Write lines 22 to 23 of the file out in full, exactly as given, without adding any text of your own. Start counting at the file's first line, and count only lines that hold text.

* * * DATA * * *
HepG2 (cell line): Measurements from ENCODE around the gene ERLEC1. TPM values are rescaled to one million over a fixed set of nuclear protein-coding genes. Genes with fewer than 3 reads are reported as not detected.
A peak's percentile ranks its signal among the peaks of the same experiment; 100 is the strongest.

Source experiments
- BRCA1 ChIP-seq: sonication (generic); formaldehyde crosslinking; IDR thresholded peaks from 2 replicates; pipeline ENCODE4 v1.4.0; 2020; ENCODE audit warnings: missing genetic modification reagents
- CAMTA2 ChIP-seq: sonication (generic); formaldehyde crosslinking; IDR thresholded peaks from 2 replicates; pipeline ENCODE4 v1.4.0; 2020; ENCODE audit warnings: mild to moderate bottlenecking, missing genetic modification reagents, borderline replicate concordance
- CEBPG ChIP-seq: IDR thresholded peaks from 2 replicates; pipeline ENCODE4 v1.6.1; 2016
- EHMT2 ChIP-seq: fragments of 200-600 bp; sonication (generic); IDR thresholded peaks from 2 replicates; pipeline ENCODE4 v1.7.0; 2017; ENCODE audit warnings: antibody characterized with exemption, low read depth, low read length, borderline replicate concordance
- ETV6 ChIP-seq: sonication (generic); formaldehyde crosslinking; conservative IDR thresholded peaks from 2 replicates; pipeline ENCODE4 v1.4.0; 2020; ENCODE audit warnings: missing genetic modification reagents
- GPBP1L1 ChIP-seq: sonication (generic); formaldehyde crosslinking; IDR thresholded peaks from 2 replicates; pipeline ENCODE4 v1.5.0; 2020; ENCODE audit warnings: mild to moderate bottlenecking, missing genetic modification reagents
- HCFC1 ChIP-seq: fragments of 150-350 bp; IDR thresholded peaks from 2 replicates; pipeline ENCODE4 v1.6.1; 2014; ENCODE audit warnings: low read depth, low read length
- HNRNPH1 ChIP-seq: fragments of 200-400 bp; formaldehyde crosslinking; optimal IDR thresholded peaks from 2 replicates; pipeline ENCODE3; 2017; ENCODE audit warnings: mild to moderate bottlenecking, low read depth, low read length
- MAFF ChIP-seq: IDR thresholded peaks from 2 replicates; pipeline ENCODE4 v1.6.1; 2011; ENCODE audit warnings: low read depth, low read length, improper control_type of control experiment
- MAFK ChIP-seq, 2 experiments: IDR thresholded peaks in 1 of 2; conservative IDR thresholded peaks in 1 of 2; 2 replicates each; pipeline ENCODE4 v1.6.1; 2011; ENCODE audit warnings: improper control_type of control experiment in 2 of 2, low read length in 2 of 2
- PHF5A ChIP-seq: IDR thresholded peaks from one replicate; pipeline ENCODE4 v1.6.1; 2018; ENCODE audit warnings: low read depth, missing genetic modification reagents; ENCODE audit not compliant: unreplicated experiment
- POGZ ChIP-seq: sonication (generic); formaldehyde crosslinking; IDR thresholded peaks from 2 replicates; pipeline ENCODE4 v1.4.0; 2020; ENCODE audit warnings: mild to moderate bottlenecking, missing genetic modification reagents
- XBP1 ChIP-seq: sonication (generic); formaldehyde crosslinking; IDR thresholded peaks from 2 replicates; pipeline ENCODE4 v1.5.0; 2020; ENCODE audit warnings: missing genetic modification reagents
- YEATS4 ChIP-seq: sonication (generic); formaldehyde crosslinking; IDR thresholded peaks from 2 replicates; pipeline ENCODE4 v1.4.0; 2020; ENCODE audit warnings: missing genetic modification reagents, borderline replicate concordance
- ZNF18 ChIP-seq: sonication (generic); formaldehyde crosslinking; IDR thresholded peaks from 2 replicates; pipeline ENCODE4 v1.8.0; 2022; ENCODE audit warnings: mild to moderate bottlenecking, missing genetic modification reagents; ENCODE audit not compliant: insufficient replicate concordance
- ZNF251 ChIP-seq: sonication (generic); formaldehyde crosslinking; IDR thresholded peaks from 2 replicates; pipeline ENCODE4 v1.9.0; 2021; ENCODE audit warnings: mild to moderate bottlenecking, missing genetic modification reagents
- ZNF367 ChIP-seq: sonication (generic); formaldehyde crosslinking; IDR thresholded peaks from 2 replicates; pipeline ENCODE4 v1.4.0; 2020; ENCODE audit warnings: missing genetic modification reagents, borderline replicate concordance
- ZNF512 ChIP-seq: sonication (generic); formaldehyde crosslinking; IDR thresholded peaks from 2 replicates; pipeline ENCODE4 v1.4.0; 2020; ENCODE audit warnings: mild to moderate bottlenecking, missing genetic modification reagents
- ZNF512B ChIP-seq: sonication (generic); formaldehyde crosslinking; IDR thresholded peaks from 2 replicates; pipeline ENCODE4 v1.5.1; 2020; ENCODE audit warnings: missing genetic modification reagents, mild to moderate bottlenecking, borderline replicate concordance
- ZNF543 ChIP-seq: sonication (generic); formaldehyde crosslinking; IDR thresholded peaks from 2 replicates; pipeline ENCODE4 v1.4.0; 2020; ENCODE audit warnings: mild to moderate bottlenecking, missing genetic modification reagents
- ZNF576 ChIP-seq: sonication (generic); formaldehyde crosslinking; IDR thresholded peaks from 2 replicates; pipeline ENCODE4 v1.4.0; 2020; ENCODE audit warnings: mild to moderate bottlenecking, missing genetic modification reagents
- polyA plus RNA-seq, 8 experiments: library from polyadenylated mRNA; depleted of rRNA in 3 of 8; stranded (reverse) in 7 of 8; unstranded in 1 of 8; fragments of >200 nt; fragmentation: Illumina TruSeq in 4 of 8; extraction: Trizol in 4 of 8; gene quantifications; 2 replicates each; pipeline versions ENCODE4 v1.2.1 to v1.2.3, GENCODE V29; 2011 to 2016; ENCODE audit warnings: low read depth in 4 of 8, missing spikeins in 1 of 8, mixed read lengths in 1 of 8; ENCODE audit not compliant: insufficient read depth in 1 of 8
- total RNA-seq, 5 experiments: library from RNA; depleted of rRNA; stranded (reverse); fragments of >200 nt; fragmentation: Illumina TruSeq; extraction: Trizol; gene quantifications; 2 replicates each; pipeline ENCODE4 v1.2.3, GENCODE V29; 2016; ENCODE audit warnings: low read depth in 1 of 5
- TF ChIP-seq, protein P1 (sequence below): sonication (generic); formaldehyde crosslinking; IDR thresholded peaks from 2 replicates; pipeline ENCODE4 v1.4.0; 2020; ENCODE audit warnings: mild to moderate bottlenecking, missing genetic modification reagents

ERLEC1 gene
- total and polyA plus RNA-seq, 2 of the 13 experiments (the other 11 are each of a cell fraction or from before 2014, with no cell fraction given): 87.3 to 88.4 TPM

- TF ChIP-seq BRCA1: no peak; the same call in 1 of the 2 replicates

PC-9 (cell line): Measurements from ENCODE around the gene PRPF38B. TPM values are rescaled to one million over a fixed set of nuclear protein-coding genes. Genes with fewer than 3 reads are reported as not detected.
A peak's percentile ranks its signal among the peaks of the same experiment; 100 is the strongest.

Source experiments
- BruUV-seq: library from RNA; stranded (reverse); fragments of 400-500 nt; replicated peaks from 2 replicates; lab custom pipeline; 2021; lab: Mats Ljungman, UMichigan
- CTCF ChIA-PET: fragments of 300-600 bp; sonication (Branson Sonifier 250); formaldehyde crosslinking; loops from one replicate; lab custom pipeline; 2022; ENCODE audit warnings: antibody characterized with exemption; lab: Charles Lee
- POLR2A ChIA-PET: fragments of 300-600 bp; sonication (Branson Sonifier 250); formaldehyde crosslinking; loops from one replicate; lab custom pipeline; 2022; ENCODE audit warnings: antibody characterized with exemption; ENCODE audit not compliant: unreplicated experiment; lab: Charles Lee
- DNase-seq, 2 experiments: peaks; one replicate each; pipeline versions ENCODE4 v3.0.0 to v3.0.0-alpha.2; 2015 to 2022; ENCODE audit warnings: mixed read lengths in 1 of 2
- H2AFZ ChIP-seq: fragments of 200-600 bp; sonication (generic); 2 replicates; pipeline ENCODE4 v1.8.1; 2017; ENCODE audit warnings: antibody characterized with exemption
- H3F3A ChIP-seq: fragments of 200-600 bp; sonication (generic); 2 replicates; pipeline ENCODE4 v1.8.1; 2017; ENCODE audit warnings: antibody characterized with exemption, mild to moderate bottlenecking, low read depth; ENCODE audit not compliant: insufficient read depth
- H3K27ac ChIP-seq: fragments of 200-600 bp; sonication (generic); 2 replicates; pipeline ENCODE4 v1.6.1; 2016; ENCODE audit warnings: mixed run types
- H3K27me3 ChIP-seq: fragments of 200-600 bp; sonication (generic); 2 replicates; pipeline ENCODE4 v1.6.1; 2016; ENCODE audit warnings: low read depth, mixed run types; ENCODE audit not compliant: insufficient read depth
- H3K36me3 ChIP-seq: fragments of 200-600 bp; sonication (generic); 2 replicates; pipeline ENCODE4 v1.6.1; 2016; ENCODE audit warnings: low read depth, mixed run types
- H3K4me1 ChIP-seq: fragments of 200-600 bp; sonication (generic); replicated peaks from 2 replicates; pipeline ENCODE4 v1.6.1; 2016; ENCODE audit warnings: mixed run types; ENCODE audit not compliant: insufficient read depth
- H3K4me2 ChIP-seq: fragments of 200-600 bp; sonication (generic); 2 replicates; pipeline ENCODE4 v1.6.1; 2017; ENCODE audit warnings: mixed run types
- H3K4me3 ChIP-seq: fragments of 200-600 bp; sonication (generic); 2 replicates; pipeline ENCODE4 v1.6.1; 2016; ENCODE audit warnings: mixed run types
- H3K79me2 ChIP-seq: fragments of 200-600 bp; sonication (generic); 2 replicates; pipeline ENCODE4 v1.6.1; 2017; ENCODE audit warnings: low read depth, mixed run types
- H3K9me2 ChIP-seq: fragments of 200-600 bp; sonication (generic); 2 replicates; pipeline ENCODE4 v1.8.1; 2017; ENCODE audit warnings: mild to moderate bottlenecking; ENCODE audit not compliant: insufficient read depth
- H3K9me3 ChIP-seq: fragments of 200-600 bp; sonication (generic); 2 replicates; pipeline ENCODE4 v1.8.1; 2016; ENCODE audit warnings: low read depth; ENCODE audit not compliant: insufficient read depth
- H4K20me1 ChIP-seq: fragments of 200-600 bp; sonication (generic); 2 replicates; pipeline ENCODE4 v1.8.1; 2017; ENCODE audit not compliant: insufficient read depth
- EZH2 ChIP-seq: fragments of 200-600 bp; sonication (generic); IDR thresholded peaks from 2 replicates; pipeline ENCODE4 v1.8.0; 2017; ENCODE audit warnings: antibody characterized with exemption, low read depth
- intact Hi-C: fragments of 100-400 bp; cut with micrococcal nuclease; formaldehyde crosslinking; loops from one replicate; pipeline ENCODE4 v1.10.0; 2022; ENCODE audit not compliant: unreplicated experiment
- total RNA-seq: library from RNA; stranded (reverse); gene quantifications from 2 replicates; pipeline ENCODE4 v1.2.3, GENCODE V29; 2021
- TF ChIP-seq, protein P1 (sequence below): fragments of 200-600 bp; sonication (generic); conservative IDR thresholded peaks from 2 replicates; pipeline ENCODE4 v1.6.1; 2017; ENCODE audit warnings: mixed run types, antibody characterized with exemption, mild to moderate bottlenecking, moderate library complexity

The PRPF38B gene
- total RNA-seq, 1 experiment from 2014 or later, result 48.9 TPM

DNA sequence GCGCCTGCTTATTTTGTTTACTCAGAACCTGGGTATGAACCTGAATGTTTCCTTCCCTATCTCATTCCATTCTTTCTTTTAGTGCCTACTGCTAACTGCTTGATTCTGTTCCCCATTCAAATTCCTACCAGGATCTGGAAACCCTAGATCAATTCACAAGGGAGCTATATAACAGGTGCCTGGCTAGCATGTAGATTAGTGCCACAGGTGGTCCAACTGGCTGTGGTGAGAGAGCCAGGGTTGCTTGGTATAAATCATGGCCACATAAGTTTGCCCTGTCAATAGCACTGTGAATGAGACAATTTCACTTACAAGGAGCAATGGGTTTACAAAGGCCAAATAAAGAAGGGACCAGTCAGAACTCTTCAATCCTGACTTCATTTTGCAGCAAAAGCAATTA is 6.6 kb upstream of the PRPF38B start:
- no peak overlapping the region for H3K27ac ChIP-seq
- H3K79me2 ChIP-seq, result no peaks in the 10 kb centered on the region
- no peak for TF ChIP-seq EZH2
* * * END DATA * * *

- ZNF512B ChIP-seq: sonication (generic); formaldehyde crosslinking; IDR thresholded peaks from 2 replicates; pipeline ENCODE4 v1.5.1; 2020; ENCODE audit warnings: missing genetic modification reagents, mild to moderate bottlenecking, borderline replicate concordance
- ZNF543 ChIP-seq: sonication (generic); formaldehyde crosslinking; IDR thresholded peaks from 2 replicates; pipeline ENCODE4 v1.4.0; 2020; ENCODE audit warnings: mild to moderate bottlenecking, missing genetic modification reagents